ch 11 - CH 11: PHYSICAL & COGNITIVE DEVELOPMENT IN...

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Adolescence – ages 12 to end of teens Puberty: the transition Hormonal changes Ages 8-9: growth hormones and thyrozine Physical growth Leads to increase in body size and maturing skeleton Boys: testes release androgen testosterone Muscle growth Hair on body and face Girls: estrogens and adrenal androgens Reach puberty 2 years earlier than boys Estrogen: Maturation of breasts, uterus, vagina Take on feminine proportions (curvy) Increases body fat Causes menstruation to begin Adrenal Androgens: growth spurt Underarm and pubic hair Rapid gain in weight and height 10-11” in height
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Girls reach height by 16, boys by 17 ½ 50-75 lbs in weight Girls gain fat at 8, boys add muscle at 8 Sexual Maturation Primary sex characteristics Reproductive organs Secondary sex characteristics Visible features – facial hair, breasts Take about 4 years to develop Female maturity: menarche Growth spurt and budding of the breasts Menarche – 1 st menstruation Age 12 ½ in US Europe 13 Pubic hair and breast development completed Underarm hair appears Menstruate at peak of growth spurt Childbirth purposes Male maturity: spermarche Testes enlarge Changes in scrotum
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Develop pubic hair Penis enlarges Growth spurt peaks around 14 Facial and body hair Spermarche – 1 st ejaculation, 13 ½ years Psychological impact of puberty Reactions Girls – positive and negative reactions to 1 st period Dependent on family influences; what they know Feel more positive when they know what to expect Boys – mixed feelings Those better prepared, feel more positive Less likely to talk about this with boys – makes them uncomfortable Less support for physical changes during puberty Moodiness No relation between hormones and mood Caused by problems with parents, romantic relationships, social network Experience more negative emotions when negative things happen More extreme than adult Compared with adults, their moods shift more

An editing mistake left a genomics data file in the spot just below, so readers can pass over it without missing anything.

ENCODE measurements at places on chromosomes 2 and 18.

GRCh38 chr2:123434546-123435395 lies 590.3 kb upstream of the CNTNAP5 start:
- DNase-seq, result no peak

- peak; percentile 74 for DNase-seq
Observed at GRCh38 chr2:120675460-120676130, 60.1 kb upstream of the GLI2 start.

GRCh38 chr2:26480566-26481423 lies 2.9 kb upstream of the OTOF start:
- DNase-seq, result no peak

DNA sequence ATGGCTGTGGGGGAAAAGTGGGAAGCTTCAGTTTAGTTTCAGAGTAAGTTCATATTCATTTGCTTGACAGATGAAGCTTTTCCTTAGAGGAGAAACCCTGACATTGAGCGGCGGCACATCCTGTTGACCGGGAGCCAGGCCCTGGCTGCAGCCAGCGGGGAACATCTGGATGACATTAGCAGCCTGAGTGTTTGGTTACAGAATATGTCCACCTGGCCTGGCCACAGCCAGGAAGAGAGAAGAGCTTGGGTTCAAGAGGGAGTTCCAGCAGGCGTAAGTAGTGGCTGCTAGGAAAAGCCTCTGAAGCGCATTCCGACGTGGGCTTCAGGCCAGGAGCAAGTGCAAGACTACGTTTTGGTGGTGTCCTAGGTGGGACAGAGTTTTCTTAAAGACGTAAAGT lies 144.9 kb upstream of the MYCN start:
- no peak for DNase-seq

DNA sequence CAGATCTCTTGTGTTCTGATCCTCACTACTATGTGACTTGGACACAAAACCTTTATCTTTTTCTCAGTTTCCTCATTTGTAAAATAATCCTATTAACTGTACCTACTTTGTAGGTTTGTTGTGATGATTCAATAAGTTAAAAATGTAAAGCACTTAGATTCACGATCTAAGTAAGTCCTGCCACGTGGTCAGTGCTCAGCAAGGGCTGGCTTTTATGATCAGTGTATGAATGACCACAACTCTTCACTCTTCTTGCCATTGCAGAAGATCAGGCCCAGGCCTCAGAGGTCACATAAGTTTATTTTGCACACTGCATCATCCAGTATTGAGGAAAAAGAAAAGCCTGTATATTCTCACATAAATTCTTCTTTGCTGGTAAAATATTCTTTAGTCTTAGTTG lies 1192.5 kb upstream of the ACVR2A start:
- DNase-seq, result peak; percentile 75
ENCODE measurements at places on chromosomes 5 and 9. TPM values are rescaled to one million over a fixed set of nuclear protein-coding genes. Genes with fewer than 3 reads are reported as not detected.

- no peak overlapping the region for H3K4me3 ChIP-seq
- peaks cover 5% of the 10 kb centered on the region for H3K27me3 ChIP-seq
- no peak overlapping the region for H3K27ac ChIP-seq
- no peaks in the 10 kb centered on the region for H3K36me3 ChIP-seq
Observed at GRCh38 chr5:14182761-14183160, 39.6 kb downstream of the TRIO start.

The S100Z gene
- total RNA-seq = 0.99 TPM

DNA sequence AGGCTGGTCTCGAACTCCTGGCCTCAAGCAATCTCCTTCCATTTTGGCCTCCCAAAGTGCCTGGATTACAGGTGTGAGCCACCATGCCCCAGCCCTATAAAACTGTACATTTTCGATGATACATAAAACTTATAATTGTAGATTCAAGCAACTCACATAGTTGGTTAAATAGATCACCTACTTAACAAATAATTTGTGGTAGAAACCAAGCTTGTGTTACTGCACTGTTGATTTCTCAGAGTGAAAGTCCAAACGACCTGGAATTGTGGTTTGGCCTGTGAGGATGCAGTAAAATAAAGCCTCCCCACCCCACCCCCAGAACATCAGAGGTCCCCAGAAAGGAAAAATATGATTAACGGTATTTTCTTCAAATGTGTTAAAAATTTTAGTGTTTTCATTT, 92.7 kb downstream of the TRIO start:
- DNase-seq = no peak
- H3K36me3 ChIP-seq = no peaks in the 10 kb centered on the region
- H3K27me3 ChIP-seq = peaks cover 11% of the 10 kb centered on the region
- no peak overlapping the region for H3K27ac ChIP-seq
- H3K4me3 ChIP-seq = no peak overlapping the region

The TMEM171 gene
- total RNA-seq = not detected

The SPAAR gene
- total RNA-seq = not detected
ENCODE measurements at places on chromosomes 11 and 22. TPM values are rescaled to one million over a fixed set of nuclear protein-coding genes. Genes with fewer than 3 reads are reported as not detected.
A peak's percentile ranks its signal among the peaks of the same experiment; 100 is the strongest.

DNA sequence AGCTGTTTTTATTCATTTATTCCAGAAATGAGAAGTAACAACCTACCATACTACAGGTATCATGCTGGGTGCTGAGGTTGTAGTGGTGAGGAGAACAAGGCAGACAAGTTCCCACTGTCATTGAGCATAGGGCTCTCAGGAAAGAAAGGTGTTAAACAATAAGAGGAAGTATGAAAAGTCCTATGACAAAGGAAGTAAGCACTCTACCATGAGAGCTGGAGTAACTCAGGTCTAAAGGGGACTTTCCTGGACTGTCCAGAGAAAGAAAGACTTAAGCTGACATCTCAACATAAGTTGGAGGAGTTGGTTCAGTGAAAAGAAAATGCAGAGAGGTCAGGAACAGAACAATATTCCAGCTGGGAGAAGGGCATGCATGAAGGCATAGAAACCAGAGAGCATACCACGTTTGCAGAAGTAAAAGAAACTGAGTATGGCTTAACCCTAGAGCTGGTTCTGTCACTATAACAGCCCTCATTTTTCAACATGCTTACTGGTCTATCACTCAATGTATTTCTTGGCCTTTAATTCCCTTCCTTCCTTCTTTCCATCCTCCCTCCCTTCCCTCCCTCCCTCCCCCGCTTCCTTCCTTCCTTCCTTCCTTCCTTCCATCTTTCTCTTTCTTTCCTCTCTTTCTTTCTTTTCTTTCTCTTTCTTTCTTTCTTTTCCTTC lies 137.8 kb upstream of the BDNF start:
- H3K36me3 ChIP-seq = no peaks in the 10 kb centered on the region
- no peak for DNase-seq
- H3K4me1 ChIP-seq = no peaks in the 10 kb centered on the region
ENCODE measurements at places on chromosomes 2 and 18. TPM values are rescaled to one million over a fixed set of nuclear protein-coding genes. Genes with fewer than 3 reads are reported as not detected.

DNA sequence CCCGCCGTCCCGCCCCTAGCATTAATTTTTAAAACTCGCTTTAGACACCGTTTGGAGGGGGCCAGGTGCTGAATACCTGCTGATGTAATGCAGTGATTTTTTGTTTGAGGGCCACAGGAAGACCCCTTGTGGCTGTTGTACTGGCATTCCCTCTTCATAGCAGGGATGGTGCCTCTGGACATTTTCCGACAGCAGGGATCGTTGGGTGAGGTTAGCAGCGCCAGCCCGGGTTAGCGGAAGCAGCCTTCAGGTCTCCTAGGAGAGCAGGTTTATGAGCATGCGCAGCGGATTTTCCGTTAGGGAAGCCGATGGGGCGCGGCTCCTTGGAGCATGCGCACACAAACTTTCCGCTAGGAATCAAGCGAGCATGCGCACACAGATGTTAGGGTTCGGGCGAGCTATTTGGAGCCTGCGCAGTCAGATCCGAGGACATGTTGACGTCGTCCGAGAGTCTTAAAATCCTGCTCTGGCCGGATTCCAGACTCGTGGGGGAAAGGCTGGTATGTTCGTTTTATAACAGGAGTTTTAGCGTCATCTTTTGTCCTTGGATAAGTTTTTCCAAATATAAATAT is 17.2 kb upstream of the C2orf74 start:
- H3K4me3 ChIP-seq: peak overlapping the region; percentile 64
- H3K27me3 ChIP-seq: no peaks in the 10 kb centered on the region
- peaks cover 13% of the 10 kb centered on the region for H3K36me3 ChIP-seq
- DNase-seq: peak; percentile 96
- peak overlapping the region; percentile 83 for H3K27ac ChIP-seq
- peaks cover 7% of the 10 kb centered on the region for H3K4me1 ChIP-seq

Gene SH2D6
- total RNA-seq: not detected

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Parent-child relationships Independence, frustration Conflict peaks in adolescence Happens regardless of US society Parent-daughter relationships Conflicts are more extreme, intense
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ch 11 - CH 11: PHYSICAL & COGNITIVE DEVELOPMENT IN...

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